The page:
God desires to use us in many ways.  We are each uniquely gifted and blessed as the body of Christ so that we can corporately minister to a wide variety of situations and needs.  Some are the feet of Christ who enter into brokenness to lift shame and guilt so that hope can begin to enter in.  Some of us are the hands of Christ, entering in and offering a hand up so that one can begin to be above water again.  Some of us are His eyes, restoring value and worth to someone who thought they had none.  Some of us are God’s voice, speaking out against injustice and oppression, seeking to make things right.  Some of us are His ears, listening to the stories that need heard and retold so that others may find or experience positive change in their lives.

God loves all of His children equally.  Some do not even know that they are a child of God.  This day may we collectively be His feet, hands, eyes, voice, and ears so that all may begin to experience His love, lived out through our witness, example, and presence.


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Don’t Be Afraid

Reading: 1 Kings 17: 8-24

Elijah tells the widow that her flour will not run out and that her oil will not run dry until God brings rain and ends the long famine that had struck the land.  His request for bread must have settled on her as a heavy weight when she first heard his request.  The culture was one that placed hospitality very high.  It was customary that even if your sworn enemy came knocking and asked for lodging for the night, then one would provide a place to stay.

All the widow had left was enough flour and oil to make one last meal for her son and herself.  When she encountered Elijah she was gathering some sticks so she bake the last meal they would ever eat.  The widow must have been at a very somber place in her heart and mind.  It is at this point that Elijah asks for some bread.  She has used up her every resource and is preparing to make one last meal and then to die with her son.  It is now that Elijah comes along and asks if he can have some bread too.

Have you ever been where the woman is at?  Totally spent and at the end of the rope?  She is there.  It is like going through a very hard loss of a dear loved one, finally heading home and feeling emotionally spent after the funeral, and a distant friend calls to tell you the news of their unexpected loss.  It is like spending a hot July day working outside all day long at the Habitat house when a friend of a friend calls asking if you can help them move out of their apartment.  Every fiber in your being wants to say ‘no’ but you feel compelled to talk a while or to go and help.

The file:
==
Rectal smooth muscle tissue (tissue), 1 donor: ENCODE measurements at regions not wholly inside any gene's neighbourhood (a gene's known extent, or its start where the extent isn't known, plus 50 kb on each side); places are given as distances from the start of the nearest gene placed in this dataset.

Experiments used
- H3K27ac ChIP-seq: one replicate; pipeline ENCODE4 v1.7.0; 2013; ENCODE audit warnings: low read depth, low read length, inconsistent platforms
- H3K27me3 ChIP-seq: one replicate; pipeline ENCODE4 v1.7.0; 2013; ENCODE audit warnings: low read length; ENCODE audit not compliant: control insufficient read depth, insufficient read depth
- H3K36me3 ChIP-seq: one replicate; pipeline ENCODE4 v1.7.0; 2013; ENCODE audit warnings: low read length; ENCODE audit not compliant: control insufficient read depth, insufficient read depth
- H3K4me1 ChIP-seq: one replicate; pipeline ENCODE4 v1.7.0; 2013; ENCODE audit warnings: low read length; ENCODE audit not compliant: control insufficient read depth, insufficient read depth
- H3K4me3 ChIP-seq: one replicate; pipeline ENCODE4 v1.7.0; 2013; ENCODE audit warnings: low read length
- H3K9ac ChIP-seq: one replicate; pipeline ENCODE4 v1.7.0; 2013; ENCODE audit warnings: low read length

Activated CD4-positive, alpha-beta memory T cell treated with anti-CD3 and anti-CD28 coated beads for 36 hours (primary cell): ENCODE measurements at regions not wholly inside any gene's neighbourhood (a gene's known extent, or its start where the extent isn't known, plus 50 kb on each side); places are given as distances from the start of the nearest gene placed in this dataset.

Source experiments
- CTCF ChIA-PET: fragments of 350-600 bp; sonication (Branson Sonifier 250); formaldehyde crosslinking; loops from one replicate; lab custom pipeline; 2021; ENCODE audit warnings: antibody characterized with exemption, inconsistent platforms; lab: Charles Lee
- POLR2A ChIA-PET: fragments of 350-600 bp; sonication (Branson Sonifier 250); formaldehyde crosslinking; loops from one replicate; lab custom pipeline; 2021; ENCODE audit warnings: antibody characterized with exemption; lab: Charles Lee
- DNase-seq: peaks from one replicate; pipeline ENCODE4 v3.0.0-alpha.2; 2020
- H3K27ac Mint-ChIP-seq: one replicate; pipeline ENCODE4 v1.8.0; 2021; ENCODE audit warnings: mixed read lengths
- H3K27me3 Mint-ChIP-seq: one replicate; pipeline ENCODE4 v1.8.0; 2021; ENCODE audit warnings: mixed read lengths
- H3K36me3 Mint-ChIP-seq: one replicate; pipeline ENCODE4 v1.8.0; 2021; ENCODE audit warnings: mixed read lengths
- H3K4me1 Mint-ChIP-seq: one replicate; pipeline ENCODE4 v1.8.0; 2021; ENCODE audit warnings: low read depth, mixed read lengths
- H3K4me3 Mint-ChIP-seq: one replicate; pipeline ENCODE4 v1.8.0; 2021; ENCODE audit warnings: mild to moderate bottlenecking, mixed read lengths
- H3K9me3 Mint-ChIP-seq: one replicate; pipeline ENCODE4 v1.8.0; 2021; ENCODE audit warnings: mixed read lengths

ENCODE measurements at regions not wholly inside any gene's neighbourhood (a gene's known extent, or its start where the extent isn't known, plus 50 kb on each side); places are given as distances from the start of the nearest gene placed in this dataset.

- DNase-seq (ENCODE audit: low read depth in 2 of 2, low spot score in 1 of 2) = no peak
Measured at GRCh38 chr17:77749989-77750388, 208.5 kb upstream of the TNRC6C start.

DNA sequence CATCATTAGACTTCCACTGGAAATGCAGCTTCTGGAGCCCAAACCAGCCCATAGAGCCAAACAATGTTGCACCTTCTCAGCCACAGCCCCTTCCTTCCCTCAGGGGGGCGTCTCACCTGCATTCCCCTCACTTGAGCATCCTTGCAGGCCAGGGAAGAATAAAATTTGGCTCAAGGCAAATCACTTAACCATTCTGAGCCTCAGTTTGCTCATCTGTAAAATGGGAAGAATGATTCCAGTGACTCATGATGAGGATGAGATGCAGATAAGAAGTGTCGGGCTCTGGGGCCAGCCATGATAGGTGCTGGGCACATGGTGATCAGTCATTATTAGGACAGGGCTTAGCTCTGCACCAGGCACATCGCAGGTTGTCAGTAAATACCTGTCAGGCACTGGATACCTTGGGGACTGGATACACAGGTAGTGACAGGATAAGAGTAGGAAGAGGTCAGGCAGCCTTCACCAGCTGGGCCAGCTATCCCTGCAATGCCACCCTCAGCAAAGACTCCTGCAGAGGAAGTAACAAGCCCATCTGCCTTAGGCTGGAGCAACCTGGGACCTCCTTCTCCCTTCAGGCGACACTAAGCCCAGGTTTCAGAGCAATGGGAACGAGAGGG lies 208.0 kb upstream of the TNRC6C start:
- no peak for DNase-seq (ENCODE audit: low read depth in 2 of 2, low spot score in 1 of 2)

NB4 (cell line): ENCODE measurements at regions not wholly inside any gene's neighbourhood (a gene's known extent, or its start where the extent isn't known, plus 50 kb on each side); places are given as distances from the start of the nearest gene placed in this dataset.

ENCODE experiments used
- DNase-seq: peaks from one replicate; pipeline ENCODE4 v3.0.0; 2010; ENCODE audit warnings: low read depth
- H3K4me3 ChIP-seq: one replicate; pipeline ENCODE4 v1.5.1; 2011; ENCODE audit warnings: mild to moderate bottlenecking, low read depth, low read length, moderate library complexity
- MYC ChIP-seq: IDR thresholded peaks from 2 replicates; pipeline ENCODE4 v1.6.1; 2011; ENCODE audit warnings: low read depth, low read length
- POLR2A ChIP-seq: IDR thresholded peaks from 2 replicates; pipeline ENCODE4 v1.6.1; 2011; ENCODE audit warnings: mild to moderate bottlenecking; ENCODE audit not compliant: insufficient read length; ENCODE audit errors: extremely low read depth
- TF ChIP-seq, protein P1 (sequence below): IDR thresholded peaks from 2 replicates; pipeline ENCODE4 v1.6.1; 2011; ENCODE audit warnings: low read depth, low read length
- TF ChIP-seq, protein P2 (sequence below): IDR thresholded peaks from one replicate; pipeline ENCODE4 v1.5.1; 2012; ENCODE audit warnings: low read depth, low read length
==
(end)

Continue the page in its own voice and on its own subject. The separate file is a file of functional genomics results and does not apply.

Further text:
Elijah must sense the apprehension in the widow.  So her says to her, “Don’t be afraid”.  When the phone rings or the stranger appears at your door, asking when we feel totally depleted, hear His voice, saying “Do not be afraid.  Trust me”.  May we find the faith of the widow.  May we too experience His amazing blessings when we choose to trust and to answer His call.


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Listen to My Voice

Reading: John 10: 22-30

Ever since mankind has known God, it has been all about the relationship.  Adam and Eve walked in the Garden and talked with God.  Although His presence changed, God has continued to communicate with mankind.  Initially it was through prophets and angels.  Then God entered the world in the flesh.  Jesus lived, walked among, taught, and even performed some miracles.  In His earthly life Jesus revealed who and what God is.

With Abraham, God established a covenant with His chosen people.  Israel was to be God’s people and He was to be their God.  This covenant came with some guidelines.  Over time the Law  grew to be something cumbersome.  Yet the covenant relationship remains.  God’s chosen people, by and large, continue living in covenant relationship with Him.

In time though, it became necessary to establish a new covenant.  Jesus came to accomplish this.  He reminded God’s chosen people of parts of the old covenant: love God with all your heart, soul, mind, and strength and love neighbor as self.  He added to the second: love as I have first loved you.  This was a different kind of love.  It was a radical kind of love.  In His love there are no outcasts, no outsiders, no strangers.  Jesus loved all.  He loves you and me.  Through His body and blood, He established a new covenant and offers the gift of eternal life.

“My sheep listen to my voice; I know them, and they follow me”.  The new covenant is about relationship too.  It is about hearing Jesus say, ” love as I have first loved you”.  It is about Jesus knowing each of us as a follower.  May we ever hear His voice.  May we ever follow.